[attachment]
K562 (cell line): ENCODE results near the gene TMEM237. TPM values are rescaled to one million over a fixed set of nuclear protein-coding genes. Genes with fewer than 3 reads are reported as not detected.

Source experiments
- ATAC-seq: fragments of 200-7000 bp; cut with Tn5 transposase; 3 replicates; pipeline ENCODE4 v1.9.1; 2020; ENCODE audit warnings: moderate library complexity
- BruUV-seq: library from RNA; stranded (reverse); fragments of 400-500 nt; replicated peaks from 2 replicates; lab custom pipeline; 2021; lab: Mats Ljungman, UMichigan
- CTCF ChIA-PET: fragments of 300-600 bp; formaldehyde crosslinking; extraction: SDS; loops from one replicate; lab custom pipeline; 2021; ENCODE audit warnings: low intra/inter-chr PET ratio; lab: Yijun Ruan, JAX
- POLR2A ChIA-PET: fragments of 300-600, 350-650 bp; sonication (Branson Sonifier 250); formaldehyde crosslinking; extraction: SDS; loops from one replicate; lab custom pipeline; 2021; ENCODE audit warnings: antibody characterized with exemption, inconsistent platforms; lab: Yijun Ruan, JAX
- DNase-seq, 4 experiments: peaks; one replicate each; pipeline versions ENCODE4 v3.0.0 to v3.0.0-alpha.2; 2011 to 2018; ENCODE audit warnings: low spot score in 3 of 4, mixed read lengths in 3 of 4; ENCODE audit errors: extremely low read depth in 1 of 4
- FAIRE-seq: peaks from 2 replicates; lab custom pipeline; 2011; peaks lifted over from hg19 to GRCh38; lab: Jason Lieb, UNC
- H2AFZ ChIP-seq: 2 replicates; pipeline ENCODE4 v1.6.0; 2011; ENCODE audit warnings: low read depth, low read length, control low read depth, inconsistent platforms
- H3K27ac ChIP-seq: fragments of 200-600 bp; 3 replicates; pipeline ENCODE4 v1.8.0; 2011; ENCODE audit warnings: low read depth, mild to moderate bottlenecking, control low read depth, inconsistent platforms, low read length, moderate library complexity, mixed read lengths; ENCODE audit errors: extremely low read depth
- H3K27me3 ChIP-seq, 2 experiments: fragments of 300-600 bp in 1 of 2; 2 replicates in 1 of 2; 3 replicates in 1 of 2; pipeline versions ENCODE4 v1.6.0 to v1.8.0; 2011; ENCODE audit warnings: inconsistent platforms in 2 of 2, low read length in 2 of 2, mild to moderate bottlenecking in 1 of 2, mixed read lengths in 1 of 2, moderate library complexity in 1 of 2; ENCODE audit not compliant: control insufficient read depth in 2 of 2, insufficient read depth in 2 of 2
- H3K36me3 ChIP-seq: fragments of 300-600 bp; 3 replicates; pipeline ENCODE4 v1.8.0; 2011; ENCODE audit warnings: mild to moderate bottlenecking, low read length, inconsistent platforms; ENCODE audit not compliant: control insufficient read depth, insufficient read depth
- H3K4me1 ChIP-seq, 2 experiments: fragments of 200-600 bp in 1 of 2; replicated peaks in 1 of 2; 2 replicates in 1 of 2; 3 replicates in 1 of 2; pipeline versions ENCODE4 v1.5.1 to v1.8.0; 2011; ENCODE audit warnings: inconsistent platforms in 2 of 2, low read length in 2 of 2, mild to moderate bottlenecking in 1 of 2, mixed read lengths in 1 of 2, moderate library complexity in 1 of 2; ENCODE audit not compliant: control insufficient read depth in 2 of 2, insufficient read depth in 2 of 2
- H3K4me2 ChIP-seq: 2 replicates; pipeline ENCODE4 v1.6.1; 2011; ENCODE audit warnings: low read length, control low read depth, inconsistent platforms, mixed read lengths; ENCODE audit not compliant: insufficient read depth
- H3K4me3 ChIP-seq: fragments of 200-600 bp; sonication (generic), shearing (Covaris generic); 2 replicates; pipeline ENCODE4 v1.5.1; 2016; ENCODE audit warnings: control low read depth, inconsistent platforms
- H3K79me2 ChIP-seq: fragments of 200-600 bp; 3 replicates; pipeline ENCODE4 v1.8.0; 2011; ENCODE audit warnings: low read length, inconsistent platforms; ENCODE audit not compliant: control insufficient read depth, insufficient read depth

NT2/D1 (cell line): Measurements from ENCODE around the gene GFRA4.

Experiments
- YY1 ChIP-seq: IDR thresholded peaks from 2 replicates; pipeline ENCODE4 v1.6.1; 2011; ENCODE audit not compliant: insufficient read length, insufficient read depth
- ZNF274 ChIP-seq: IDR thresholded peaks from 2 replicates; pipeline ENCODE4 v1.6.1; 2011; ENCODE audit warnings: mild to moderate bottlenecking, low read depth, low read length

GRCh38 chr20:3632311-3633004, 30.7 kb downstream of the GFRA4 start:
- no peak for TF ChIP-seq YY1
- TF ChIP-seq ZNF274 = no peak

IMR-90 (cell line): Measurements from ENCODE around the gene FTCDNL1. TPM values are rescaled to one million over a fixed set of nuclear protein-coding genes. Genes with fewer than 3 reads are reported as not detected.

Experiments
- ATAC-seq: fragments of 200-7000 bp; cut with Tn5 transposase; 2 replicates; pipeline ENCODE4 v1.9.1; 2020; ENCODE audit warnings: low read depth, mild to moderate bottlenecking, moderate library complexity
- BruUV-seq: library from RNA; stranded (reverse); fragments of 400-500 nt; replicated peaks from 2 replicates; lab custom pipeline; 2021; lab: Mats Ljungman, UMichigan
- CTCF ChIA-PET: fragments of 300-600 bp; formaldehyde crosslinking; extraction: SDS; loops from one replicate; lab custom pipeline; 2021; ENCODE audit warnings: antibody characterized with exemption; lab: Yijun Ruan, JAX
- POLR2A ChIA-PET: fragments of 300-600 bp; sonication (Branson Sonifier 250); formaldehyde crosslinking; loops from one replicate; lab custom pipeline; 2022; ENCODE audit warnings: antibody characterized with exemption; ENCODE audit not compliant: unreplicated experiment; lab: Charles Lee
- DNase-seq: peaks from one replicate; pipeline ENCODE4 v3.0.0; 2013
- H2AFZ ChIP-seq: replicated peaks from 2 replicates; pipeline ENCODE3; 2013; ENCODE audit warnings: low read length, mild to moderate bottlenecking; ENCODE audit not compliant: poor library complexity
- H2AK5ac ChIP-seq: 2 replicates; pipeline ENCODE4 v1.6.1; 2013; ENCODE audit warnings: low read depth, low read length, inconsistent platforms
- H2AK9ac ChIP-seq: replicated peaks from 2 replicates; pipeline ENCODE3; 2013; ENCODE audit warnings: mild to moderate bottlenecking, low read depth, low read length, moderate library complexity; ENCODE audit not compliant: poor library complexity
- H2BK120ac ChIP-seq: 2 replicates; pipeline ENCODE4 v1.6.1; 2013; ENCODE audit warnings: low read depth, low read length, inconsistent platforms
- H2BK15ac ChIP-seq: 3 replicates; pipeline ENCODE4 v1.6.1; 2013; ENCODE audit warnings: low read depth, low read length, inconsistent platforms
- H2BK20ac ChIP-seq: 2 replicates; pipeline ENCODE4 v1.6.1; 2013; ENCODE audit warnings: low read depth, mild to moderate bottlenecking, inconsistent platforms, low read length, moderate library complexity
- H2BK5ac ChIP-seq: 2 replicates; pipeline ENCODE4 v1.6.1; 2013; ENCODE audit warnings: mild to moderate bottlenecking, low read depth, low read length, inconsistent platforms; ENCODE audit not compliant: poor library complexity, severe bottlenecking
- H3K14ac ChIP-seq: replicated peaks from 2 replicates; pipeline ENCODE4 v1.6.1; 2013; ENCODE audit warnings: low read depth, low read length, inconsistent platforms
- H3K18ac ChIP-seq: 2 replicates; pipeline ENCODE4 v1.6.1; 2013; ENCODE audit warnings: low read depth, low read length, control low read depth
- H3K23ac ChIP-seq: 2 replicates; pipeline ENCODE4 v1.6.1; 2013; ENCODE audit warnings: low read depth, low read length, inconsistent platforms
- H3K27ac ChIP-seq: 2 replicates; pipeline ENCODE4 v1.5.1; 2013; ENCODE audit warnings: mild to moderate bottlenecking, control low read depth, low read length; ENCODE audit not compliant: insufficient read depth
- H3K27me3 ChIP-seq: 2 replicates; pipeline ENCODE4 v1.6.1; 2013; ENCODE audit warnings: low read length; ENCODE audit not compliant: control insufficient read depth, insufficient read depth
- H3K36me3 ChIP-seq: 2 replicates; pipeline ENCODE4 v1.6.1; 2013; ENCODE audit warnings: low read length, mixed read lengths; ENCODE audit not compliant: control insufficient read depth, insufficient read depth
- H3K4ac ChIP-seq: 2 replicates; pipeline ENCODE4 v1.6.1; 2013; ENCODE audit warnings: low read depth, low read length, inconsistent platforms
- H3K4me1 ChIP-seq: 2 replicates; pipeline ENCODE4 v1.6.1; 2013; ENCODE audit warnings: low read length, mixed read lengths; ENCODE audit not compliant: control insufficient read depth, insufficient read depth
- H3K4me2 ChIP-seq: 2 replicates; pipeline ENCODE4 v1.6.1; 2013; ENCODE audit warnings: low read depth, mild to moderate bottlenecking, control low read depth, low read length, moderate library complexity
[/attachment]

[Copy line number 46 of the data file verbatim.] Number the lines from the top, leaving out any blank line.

- H3K4me2 ChIP-seq: 2 replicates; pipeline ENCODE4 v1.6.1; 2013; ENCODE audit warnings: low read depth, mild to moderate bottlenecking, control low read depth, low read length, moderate library complexity